A third of the Palestine refugee population is estimated to have chronic illness and 4% a functional disability. Hypertension is particularly prevalent, which is cause for concern considering changing eating habits outlined above. This strongly affects poverty. All households with a disabled head of household live in extreme poverty. A quarter of refugee households had an acute illness in the past six months; a third of these had the flu or common cold or other respiratory tract illnesses. 20% had an acute gastro-intestinal tract illness. Acute illnesses pose a particular risk for the Palestine refugee population, most of which live around the poverty line, since they often lead to extra-ordinary expenses and periods out of work. Considering that 95% of the population are without insurance and most of them in precarious employment, they are unlikely to receive indemnities or sick leaves, thus a case of acute illness may push a household into poverty.
As for mental health, 21% stated that they experienced depression, anxiety or distress. Men reported better self-rated health scores than women. In general, women report a higher incidence of chronic and psychological disorders and lower self-rated health scores, while men are more likely to suffer functional disability. This is consistent with the international literature.

Similar to poverty and food security indicators, the North also reported the best health ratings, including self-reported health. The Central Lebanon Area reported the highest incidence of chronic and psychological problems, while the Bekaa reports a very high incidence of acute illnesses. Self-rated health shows little geographical variation.

UNRWA is the most frequently used health care provider: a third of patients with an acute illness visit an UNRWA health clinic, while a quarter consult with a private doctor and 10% visit the Palestinian Red Crescent. Unsurprisingly, average out of pocket health care expenditure is highest for hospitalisation. Households with a hospitalised family member spent on average US$614 over the last 6 months. Those with a doctor’s visits due to disability spent US$262, households with an acutely ill family member not requiring hospitalisation spent US$ 164 and those with a chronic illness case US$137. Indeed the share of household expenditure on health jumps from 3% to 13% when a family member is chronically ill or disabled.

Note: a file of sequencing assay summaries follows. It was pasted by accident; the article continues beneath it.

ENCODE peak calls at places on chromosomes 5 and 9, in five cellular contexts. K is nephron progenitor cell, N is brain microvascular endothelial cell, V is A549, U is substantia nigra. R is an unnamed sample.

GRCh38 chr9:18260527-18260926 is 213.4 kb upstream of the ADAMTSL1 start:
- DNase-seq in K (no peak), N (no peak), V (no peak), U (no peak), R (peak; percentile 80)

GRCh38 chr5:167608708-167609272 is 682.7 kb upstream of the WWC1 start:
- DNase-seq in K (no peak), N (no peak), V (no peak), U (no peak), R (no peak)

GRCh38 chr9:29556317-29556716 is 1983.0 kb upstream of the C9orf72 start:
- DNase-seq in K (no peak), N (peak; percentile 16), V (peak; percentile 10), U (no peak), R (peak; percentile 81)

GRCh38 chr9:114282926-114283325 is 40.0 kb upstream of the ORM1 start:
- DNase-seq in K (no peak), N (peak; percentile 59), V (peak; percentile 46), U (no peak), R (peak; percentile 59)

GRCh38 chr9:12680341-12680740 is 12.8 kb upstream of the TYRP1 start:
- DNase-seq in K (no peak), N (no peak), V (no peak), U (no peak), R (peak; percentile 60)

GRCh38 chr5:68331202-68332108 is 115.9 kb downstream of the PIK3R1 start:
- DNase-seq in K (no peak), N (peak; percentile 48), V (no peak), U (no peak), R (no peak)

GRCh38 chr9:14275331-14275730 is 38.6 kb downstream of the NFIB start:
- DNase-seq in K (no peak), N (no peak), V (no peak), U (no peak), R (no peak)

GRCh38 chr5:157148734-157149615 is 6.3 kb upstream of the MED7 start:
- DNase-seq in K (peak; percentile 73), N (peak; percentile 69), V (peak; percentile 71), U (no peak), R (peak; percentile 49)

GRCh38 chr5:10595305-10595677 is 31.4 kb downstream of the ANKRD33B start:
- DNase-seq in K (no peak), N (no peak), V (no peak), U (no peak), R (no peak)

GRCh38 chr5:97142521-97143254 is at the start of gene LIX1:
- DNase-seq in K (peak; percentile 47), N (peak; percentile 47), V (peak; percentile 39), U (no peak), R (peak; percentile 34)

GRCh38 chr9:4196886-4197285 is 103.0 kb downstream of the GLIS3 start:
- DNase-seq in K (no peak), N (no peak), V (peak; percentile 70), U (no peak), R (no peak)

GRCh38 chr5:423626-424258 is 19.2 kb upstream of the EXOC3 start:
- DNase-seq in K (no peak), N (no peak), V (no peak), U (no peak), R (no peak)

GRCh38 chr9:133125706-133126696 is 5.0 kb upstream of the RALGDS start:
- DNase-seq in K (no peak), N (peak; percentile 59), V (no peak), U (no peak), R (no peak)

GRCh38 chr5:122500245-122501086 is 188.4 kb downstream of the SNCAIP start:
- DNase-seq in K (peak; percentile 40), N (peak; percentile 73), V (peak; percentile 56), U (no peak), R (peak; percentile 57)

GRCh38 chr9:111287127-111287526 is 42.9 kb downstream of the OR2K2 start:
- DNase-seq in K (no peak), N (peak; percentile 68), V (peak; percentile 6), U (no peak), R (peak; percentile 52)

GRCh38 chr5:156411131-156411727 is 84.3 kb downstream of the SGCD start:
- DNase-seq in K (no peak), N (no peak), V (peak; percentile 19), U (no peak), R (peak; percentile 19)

Housing and Living Conditions

Poor quality housing continues to be a problem in communities where most Palestinian refugees live in Lebanon. 40% of households have water leaking through their roof or walls, and 8% of households live in shelters where the roof and/or walls are made from corrugated iron, wood or asbestos. Restrictions on the living space have resulted in almost 8% of households reporting living in overcrowded conditions (more than three people live in one room). Bad housing is concentrated in the South, particularly Rashidiyeh and Ain el Helweh camps and gatherings throughout Tyre region. 9% of households in the survey reported having no water heater or fridge, compared to 3% among Lebanese households.

Weight of the Palestinian Presence in Lebanon

This study highlights how Palestine refugees in Lebanon are currently enduring harsh living conditions, mostly due to the widespread social exclusion they experience in the country. Yet their presence in Lebanon, although contested by a significant portion of the Lebanese population, imposes virtually no burden on the host country. In fact, refugees have very few alternatives to UNRWA in terms of securing their livelihoods and basic needs. At present, the survey shows that only 13% receive direct financial or in kind support other than that provided by UNRWA, and many of these are infrequent and irregular. UNRWA is also the main health care and education provider, with a network exceeding 100 schools and health care centers throughout the country. This heavy reliance on mostly free UNRWA services puts the organization in front of a difficult task, namely how to ensure decent living conditions for refugees and at the same time keep efficiency and cost-effectiveness during implementation. If UNRWA was not present in Lebanon, overall poverty among refugees would increase by 14%, and extreme poverty would be multiplied by three.

Moreover, we estimate that Palestinian refugees in Lebanon spend about 340 million US$ per year,a considerable contribution to the local economy, especially rural areas where most Palestinians live and work. Moreover, the jobs Palestinians typically take can be seen as complimentary to those taken by the Lebanese, as Palestinians residing in the country have a different skill set and thus would not pose a threat to the local job seekers. This argument should be key in further convincing the Lebanese authorities to lift labor market restrictions on Palestinians.